He [Bukowski] is not an important figure in the history of American literature because I don't feel he really changed anything. However, he certainly serves as an inspiration to many.
Welcome to the newsgroup. You have an interesting background... and it usually takes awhile to see what works on this newsgroup.
This matter of Bukowski's importance. I know you probably mean well, but I'd say "important" to whom? Most professors in the colleges and universities who try to set the standards of taste for the rest of us? These aren't the people I hang out with nor mostly respect. Henry Miller is also not considered to be an important figure in the history of American literature by the press or the established educational institutions"”he's not normally taught; but other than Hemingway, who had a greater influence on American lit than Miller over the past 70 years? And lately, Bukowski no doubt outsells Miller. So I consider Bukowski a most important figure in American literature, not only because he sells, but for the reason that he's read for the sheer pleasure of it.
I would also add that this productive genius, Bukowski, wrote a greater volume of readable literature than even the great Walt Whitman, who incidentally one must usually get special permission to do special papers on because of his unconventional sexual proclivities (his bisexuality). There's no sense in upsetting the straight-laced students or teachers, is there?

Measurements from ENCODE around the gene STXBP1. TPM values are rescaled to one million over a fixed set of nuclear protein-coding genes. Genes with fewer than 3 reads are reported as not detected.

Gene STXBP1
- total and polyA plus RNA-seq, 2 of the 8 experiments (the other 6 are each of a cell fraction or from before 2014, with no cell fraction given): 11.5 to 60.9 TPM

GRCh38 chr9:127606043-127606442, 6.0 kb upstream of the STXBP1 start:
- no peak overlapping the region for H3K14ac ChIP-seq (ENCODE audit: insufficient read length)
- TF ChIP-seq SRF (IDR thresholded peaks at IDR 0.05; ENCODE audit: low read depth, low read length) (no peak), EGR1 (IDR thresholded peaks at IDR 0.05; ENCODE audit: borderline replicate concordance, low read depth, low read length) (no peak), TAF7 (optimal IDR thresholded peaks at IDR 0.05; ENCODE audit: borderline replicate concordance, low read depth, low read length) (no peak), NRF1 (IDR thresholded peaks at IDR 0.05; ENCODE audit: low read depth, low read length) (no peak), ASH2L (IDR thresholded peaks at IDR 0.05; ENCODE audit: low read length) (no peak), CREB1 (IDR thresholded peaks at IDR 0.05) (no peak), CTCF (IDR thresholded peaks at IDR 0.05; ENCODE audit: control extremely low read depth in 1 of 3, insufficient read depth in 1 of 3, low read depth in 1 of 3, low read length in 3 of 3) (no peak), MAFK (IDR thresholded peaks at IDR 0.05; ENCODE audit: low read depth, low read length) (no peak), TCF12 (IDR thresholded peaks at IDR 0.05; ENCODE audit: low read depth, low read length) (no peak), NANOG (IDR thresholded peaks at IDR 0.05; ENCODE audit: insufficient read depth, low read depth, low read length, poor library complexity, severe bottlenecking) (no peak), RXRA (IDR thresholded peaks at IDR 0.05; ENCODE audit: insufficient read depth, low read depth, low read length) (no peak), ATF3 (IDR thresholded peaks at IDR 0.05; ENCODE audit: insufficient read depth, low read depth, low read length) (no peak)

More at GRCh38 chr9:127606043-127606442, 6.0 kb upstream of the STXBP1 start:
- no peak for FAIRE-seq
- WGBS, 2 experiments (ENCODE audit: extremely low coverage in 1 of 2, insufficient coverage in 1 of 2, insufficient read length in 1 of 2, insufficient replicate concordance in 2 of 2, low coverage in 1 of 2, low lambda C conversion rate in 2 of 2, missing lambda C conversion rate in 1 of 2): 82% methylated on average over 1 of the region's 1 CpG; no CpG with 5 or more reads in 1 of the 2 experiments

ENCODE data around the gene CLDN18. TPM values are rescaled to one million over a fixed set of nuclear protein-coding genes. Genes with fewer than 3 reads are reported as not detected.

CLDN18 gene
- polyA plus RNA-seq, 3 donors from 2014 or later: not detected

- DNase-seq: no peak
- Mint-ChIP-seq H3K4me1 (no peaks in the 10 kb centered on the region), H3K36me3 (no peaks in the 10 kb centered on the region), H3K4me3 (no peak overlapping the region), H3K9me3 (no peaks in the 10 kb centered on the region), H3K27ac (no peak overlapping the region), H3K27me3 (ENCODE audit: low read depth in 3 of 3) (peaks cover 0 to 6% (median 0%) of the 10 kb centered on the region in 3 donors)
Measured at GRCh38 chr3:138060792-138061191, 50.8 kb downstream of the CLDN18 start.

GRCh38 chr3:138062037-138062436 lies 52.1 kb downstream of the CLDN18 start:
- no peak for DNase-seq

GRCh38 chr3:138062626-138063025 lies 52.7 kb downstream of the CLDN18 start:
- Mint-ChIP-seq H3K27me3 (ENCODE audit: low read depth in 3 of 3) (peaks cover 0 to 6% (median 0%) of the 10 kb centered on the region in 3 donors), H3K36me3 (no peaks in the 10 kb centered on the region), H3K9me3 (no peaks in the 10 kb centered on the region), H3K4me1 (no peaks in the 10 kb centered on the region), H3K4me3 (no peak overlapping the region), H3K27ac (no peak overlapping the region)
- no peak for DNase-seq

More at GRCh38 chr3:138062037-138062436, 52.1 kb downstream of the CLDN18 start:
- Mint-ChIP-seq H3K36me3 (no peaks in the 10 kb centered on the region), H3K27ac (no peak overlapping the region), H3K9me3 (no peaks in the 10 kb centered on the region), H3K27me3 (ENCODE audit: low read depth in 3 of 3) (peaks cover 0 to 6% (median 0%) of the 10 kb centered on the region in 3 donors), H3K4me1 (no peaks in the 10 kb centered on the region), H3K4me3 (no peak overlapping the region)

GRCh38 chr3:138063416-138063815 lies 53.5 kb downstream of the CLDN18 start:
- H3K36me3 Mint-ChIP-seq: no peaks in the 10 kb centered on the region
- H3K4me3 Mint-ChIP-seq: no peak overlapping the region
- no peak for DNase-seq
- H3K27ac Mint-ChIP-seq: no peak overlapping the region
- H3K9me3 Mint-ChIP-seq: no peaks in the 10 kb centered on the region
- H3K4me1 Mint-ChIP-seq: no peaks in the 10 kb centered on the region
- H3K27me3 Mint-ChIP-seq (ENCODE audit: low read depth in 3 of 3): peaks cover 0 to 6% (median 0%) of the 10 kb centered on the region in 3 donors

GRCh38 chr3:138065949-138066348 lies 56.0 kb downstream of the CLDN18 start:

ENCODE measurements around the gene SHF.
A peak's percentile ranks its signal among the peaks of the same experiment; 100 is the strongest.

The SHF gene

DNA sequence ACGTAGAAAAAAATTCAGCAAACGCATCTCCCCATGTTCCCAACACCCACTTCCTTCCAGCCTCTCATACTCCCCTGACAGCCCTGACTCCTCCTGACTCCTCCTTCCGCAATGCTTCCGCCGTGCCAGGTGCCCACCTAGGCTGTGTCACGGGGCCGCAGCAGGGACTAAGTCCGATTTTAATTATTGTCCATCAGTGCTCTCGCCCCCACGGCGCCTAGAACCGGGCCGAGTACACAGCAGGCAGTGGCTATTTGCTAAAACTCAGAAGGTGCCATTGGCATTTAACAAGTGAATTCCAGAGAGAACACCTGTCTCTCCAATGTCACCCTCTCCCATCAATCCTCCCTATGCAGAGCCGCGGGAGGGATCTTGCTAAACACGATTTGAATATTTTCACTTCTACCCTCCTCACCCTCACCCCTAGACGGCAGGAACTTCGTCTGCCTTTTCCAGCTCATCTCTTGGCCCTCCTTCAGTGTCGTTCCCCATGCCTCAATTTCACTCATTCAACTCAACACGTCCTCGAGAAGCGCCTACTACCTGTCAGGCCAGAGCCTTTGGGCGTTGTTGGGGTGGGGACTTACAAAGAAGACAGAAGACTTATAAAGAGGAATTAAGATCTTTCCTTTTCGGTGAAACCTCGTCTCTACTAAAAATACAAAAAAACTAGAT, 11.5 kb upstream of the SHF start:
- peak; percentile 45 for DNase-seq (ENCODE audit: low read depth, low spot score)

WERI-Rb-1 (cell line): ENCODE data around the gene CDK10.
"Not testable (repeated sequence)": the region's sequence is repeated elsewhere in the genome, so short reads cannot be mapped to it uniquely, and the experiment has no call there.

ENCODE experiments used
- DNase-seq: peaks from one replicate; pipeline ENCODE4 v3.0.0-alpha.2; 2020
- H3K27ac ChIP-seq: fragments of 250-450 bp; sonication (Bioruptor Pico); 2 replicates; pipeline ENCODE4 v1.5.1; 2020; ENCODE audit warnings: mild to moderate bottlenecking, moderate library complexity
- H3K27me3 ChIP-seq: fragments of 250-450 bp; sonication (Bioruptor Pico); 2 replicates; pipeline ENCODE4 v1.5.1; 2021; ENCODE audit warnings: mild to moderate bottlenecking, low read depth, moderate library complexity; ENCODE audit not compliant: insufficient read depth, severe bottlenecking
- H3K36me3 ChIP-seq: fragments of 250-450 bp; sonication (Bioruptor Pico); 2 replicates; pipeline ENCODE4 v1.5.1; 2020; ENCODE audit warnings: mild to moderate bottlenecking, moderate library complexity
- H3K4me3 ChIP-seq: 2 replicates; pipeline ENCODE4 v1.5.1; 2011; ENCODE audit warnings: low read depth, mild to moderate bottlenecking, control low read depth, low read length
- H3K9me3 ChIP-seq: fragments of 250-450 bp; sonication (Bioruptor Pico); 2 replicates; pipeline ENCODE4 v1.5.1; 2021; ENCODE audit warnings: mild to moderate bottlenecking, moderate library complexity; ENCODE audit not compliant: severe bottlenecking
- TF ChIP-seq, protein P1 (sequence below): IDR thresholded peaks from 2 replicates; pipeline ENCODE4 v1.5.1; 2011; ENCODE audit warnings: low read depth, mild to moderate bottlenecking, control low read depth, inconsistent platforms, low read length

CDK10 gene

It's just that there are a great deal of readers who are probably 50 to 100 years ahead of the second-rate culture that America has, including what comes out of its universities. In Europe, Bukowski is more respected as a quadruple threat: a genius in the art of the novel, the short story, poetry, and his letters.
The problem is that Bukowski makes it appear so easy to write... so natural... that even his best works are sometimes dismissed as mere "typing" by the incompetents who neither understand him or, worse, themselves. That's the whole point of his writing: that he let it come naturally. But that overall lack of struggle is why he is considered to be unimportant by some of these academic morons who seem to have nothing better to do than to destroy the spirit and wholeness of the writers they study, or these academicians try to superimpose some cockamamie theory on why the writer wrote what he did.
So I say Bukowski will continue to seep into the mainstream over the coming years until his deeply moving insights into life can no longer be denied, and others will be forced to admit to his importance. If an awkward mediocrity like, forgive me, John Berryman can be considered influential, important and make it into the American literature anthologies, there will be no way in hell to keep out or deny the singular importance of a certain Charles Bukowski.
And as far as Bukowski's short stories are concerned, the best place to start is with "The Most Beautiful Woman in Town." It's haunting and flooded with the light of both a tragic and romantic atmosphere. If I'd had this atmospheric story in any one of the anthologies I was forced to read in college, I might have had more respect for some of these over-educated apes known as professors.